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“Two months after he was overthrown in a coup, Honduras’s ousted president said Wednesday that he sees little progress in U.S.-backed negotiations aimed at restoring him to power and has started formulating plans to go back to the country and reclaim its highest office,” the Washington Post reported today.
The story continued:
The June 28 coup, which some U.S. diplomats originally thought would be put down after a few days, has instead turned into an increasingly thorny problem for the Obama administration…[T]he administration joined the rest of the hemisphere in denouncing the coup as a violation of democratic order. But the de facto Honduran government has defied international pressure and refused a negotiated solution that would allow Zelaya to finish his term with reduced powers. In recent weeks, human rights groups have reported widespread violations by Honduran authorities, including arbitrary detentions and the shuttering of news media outlets.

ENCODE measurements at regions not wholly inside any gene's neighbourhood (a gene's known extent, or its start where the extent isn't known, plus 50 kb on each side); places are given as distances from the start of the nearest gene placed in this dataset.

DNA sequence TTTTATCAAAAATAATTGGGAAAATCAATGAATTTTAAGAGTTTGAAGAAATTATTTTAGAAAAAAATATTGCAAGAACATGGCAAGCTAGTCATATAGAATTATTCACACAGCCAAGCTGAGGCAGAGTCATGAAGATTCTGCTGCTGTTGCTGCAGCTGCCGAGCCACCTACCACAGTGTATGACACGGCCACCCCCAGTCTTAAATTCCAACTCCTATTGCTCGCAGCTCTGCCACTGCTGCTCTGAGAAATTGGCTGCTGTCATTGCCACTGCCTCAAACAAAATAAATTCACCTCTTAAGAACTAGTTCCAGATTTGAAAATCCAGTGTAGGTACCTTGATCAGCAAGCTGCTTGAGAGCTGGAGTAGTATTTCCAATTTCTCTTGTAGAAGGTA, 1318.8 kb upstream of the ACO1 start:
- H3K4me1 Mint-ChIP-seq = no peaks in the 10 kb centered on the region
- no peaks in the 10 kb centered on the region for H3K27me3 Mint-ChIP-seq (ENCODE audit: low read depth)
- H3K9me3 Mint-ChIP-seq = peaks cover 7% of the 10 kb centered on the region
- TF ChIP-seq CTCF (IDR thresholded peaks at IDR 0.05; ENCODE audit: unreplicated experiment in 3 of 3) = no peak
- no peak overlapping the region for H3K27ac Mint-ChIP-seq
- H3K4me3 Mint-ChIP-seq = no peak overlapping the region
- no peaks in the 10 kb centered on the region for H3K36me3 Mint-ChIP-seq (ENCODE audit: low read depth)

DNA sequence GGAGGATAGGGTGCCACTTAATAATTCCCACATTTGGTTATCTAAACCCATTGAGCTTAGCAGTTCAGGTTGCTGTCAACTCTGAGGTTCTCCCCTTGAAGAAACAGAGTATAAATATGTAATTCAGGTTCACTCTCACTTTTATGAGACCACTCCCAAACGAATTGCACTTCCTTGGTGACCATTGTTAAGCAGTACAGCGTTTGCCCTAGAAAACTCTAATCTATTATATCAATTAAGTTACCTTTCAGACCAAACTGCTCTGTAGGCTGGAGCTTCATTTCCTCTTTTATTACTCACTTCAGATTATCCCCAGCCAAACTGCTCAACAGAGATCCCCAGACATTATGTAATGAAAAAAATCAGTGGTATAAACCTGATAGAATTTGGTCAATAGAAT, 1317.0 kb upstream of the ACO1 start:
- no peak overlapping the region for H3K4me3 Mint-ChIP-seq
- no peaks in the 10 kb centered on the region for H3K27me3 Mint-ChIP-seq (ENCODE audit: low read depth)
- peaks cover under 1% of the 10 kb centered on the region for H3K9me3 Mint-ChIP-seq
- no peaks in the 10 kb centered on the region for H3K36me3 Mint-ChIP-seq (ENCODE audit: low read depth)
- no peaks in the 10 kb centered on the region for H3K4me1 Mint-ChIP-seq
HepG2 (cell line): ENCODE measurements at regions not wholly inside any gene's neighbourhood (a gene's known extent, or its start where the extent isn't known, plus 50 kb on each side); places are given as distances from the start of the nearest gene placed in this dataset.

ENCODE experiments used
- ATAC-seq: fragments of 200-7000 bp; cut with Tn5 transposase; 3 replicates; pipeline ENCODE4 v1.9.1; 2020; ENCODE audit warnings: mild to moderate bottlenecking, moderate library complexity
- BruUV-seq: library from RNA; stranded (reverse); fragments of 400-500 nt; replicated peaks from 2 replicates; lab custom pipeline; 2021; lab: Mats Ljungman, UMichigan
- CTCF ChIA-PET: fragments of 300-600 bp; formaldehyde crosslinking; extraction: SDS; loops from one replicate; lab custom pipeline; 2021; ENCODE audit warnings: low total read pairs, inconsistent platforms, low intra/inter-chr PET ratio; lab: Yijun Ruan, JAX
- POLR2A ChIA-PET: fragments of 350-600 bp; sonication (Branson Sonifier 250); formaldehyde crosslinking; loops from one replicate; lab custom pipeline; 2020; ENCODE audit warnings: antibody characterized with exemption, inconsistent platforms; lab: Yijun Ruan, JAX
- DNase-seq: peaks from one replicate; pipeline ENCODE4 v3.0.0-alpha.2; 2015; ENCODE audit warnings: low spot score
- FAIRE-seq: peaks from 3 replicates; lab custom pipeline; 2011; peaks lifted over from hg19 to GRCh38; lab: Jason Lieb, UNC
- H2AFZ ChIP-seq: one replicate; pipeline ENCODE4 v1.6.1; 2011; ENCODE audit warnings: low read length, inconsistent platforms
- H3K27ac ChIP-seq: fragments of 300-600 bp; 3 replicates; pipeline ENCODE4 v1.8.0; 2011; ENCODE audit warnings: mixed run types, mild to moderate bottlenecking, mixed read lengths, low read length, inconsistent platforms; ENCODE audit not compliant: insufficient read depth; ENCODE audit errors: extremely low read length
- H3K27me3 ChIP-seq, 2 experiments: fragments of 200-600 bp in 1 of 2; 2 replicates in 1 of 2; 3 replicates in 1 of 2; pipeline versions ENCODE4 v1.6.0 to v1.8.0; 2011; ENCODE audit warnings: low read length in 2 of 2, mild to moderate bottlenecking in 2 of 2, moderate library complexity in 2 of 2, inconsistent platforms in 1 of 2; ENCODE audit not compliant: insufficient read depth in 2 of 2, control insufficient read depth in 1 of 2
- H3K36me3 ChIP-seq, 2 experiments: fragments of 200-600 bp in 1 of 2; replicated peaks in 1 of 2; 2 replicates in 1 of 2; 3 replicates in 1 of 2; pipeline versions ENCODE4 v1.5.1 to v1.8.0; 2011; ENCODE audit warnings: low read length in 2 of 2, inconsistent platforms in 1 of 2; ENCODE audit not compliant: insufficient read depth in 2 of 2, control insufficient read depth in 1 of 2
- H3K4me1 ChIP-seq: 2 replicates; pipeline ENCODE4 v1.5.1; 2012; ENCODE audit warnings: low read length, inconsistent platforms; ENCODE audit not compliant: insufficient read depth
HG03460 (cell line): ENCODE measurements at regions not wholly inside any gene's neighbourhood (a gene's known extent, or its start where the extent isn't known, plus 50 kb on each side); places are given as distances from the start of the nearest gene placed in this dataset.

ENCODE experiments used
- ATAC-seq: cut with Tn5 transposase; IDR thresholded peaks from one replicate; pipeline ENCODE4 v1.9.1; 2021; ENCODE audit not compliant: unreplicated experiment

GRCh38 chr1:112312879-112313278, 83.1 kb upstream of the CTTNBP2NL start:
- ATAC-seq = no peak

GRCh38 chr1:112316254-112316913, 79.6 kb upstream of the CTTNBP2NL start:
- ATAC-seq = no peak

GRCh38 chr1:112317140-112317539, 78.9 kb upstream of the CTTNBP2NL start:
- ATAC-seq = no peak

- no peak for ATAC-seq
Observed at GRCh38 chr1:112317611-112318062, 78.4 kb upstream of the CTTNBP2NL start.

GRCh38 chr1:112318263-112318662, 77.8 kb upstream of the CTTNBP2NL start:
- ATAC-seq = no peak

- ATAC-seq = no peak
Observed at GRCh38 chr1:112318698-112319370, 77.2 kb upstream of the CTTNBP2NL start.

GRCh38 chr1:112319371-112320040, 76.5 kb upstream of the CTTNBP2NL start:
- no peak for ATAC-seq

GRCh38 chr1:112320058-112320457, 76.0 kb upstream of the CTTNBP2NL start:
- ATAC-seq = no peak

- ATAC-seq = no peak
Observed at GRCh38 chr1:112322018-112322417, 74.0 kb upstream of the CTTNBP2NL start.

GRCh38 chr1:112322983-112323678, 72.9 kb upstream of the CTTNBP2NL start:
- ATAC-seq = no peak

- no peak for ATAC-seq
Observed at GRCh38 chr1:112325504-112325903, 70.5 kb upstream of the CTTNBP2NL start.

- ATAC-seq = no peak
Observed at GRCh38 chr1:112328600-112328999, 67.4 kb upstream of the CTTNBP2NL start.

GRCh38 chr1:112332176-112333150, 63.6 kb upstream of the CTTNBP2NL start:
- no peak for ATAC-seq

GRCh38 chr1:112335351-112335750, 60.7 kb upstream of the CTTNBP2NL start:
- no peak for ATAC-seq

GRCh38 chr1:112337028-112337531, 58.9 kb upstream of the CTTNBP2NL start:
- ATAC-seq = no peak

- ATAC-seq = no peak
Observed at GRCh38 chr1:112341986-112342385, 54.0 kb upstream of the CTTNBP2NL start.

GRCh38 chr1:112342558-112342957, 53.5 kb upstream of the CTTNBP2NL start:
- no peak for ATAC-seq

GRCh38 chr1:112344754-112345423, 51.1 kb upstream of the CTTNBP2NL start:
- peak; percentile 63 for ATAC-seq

Correction. The Obama administration issued a limp denunciation of the coup, but has effectively done nothing to reverse it. The United States cannot tell Brazil or Russia or China (or most countries) what to do. It can tell Honduras what to do because the country is entirely dependent, politically and economically, on American favor. The only reason Zelaya has not been returned to power is because Obama did not tell the coup leaders to step aside.
More from Ken Silverstein:
Perspective — October 23, 2013, 8:00 am
How pro-oil Louisiana politicians have shaped American environmental policy
Postcard — October 16, 2013, 8:00 am
A trip to one of the properties at issue in Louisiana’s oil-pollution lawsuits
Estimated total calories members of Congress burned giving Bush’s 2002 State of the Union standing ovations:
A fertility scientist named Panayiotis Zavos announced that he had created human-cow embryos that were theoretically viable, but denied that he planned to allow such a hybrid to be implanted in a woman’s womb. “We are not trying to create monsters,” he said.
A statistician determined that the five most common first names among New York City taxi drivers are Md, Mohammad, Mohammed, Muhammad, and Mohamed.
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